Elizabeth Bathory was a strange woman. She lived in the sixteenth and early seventeenth century, in Hungary, in a castle called Csejte, with her husband. Elizabeth, or Erzsébet in Hungarian, was nobility, the cousin of the King of Poland, which will come into play later in her life. Erzsébet was married at the tender age of 14 to Ferenc Nádasdy, who was only two years older than her, and her father-in-law gave the castle Erzsébet later died in to the couple as a wedding present. It has also been widely rumored that Erzsébet had a child out of wedlock by a local peasant in her childhood home village of Nyírbátor.
The weirdness began after she was married and living in Csejte. Erzsébet had many, many servants, and many of those were adolescent girls. As the lady of the house it was Erzsébet’s job to discipline her servants, and it’s been theorized that this is where her fascination with torture and all things bloody began, with disciplining one servant. The story goes that one young woman was brushing her hair and pulled too hard, causing Erzsébet pain. As the noblewoman that she was Erzsébet would not tolerate this, and she struck the girl. The blow was hard enough to draw blood, and when Erzsébet wiped the blood from her hand, the skin appeared more youthful.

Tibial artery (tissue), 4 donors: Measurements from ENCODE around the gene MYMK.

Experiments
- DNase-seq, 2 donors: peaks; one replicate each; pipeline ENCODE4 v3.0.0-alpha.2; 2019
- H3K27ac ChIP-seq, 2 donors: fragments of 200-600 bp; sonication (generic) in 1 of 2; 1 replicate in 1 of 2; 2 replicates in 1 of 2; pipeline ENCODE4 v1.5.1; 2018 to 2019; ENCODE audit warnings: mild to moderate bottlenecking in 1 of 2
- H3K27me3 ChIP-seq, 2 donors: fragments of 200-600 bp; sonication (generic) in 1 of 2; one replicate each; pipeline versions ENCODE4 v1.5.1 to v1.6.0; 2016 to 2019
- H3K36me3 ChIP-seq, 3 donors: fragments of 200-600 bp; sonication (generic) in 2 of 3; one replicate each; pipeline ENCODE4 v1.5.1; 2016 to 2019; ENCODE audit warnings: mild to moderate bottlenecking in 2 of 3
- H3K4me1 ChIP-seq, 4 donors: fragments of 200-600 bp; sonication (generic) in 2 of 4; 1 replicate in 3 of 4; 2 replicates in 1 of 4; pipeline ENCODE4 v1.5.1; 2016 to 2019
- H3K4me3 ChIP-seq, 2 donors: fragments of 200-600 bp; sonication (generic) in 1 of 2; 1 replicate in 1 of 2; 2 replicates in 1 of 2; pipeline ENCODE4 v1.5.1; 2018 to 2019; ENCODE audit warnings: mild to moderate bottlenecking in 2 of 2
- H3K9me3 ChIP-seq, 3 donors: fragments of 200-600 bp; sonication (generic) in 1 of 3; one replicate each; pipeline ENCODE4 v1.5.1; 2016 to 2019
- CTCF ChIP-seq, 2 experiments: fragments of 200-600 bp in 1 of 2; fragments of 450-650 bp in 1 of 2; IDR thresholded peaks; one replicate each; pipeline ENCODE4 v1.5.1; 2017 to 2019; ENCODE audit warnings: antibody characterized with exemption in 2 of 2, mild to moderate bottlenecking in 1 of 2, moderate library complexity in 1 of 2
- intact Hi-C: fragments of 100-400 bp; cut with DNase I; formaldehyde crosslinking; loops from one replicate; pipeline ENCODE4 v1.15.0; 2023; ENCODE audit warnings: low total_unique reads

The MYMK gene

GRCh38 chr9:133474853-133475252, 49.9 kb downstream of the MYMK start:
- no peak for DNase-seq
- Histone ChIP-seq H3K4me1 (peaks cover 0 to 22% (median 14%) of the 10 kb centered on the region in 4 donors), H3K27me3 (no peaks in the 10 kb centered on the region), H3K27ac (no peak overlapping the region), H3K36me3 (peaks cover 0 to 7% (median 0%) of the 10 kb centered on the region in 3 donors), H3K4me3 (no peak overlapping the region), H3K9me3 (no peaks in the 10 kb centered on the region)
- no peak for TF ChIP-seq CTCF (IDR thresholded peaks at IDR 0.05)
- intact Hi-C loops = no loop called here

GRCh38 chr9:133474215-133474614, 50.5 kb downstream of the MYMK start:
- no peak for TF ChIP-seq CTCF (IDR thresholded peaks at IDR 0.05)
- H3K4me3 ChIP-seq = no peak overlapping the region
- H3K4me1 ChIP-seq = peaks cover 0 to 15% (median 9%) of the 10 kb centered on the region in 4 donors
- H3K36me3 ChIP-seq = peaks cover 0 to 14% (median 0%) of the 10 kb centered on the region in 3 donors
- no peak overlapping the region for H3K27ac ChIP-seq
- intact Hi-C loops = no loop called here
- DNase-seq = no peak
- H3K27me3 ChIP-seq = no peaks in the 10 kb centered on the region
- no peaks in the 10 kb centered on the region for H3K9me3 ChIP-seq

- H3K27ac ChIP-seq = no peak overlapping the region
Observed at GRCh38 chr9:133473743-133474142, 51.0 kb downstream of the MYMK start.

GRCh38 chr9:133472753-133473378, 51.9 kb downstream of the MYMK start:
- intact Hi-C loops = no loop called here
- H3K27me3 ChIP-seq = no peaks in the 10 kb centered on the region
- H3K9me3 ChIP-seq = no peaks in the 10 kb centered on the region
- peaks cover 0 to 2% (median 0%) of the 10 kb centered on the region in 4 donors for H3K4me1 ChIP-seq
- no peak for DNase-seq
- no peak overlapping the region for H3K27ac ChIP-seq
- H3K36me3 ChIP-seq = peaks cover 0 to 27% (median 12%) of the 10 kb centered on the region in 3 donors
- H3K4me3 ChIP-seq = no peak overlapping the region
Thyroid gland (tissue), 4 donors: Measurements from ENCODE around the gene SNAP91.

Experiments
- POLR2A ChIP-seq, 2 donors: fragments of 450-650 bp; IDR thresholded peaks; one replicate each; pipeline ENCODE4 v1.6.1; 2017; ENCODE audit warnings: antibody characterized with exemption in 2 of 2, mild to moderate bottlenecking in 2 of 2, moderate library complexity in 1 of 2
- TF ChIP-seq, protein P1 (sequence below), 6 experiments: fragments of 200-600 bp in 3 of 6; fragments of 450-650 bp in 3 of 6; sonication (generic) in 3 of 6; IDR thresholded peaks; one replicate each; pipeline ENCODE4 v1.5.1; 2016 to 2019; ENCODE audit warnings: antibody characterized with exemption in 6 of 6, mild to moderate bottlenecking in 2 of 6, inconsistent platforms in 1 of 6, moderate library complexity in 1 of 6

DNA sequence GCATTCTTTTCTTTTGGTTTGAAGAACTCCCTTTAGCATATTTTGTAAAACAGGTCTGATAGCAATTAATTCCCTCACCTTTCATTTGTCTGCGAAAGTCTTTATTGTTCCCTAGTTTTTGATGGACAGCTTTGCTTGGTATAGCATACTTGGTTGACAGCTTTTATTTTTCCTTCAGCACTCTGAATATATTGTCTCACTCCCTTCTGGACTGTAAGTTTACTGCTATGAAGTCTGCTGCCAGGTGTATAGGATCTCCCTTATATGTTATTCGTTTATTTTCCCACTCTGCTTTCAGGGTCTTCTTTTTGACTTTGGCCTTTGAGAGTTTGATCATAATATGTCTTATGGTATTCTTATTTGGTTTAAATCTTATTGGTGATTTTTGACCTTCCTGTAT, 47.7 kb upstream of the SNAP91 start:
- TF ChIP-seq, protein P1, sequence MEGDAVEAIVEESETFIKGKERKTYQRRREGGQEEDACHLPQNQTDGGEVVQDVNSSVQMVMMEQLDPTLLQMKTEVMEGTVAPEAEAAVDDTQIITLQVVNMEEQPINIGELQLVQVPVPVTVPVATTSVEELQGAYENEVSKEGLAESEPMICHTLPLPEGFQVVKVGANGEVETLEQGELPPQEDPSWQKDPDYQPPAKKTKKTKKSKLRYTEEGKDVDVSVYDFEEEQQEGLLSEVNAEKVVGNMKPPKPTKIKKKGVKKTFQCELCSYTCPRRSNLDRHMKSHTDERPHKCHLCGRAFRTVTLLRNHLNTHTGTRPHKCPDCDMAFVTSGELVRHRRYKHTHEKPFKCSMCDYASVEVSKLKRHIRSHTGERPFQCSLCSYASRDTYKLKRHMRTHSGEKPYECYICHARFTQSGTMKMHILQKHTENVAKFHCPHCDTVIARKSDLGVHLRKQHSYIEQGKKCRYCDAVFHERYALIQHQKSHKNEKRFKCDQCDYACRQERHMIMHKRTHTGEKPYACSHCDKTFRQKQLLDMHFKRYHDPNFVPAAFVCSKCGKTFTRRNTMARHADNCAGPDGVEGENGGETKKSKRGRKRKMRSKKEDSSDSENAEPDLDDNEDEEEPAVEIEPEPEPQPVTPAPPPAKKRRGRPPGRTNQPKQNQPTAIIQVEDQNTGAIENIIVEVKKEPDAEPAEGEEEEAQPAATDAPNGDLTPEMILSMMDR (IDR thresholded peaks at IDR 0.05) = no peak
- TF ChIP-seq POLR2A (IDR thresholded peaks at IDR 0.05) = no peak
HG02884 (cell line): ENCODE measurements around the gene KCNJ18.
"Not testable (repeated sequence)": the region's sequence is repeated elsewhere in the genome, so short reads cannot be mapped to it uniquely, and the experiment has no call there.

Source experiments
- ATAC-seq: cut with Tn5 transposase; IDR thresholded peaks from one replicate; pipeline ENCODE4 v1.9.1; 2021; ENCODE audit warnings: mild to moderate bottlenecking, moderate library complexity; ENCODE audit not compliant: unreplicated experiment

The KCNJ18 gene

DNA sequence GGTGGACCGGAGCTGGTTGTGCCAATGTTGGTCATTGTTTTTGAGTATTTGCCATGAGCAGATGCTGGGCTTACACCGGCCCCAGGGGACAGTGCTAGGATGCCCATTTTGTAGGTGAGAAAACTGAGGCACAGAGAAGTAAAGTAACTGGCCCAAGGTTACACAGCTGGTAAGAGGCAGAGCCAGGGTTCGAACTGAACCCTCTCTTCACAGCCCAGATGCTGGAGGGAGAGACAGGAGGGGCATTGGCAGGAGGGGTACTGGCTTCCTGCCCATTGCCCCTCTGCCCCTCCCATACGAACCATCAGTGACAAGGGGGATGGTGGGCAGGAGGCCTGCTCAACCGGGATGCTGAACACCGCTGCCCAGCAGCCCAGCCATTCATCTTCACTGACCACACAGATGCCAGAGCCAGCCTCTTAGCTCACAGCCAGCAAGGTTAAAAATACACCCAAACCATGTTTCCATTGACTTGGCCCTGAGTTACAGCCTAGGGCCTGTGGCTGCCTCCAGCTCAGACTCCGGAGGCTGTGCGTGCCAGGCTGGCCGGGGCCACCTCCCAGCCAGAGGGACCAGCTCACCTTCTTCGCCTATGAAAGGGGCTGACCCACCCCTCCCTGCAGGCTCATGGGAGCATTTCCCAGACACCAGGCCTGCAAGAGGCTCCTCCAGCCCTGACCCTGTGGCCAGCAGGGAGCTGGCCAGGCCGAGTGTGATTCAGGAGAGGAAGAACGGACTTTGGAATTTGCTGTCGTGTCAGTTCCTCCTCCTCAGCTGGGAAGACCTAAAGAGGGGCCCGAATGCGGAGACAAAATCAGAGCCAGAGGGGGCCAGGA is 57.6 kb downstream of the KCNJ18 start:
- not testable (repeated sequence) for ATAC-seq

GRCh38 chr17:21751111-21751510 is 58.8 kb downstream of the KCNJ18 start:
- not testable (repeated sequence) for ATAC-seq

She became convinced that this was clear evidence of a cure for aging - blood. The first servant whose blood had instigated the obsession was killed and bled out. Erzsébet began bathing in the blood of young women, especially young virgins, in order to maintain a youthful appearance. Many of her victims were peasant women lured with the promise of employment in the castle’s household, some women were abducted as well, so that their families couldn’t follow them directly.
After a while Erzsébet also began torturing these women. These tortures included severe beatings, burning, starvation, freezing by throwing cold water on the victims outside in the cold Hungarian winter, biting and tearing of flesh, mutilation, shoving needles beneath their fingernails, amputating fingers, and amateur surgery.
Aside from the peasant women lured to the castle, or in some cases abducted, there were other victims. Erzsébet Bathory was an extremely well educated, well mannered, woman. Lower class nobles, gentry, sent their daughters to Erzsébet to be educated in proper courtly etiquette. She could also speak, read, and write in Hungarian, as well as Latin, German, Slovak, and Greek, so nobles of her own status sent their daughters to her as well. Many of these daughters never returned home to their families.
The total number of her kills hovers around 650.
The tortures began around 1602, and seem to have escalated after her husband died in 1604. Erzsébet was likely even more scared of aging after her husband’s death. Between 1602 and 1604 a Lutheran minister told stories of atrocities happening near Csejte to authorities in Vienna. However, it took until 1610 for any investigations to begin, likely due to Erzsébet’s noble status.
Erzsébet also had at least four accomplices, some sources cite five accomplices. The four include three women: Ilona Jó, Dorotya Semtész, and Katarína Benická, and a young man named János Újváry who may have been disfigured. The fifth accomplice was likely Anna Darvulia, a long time servant who had died before the investigation.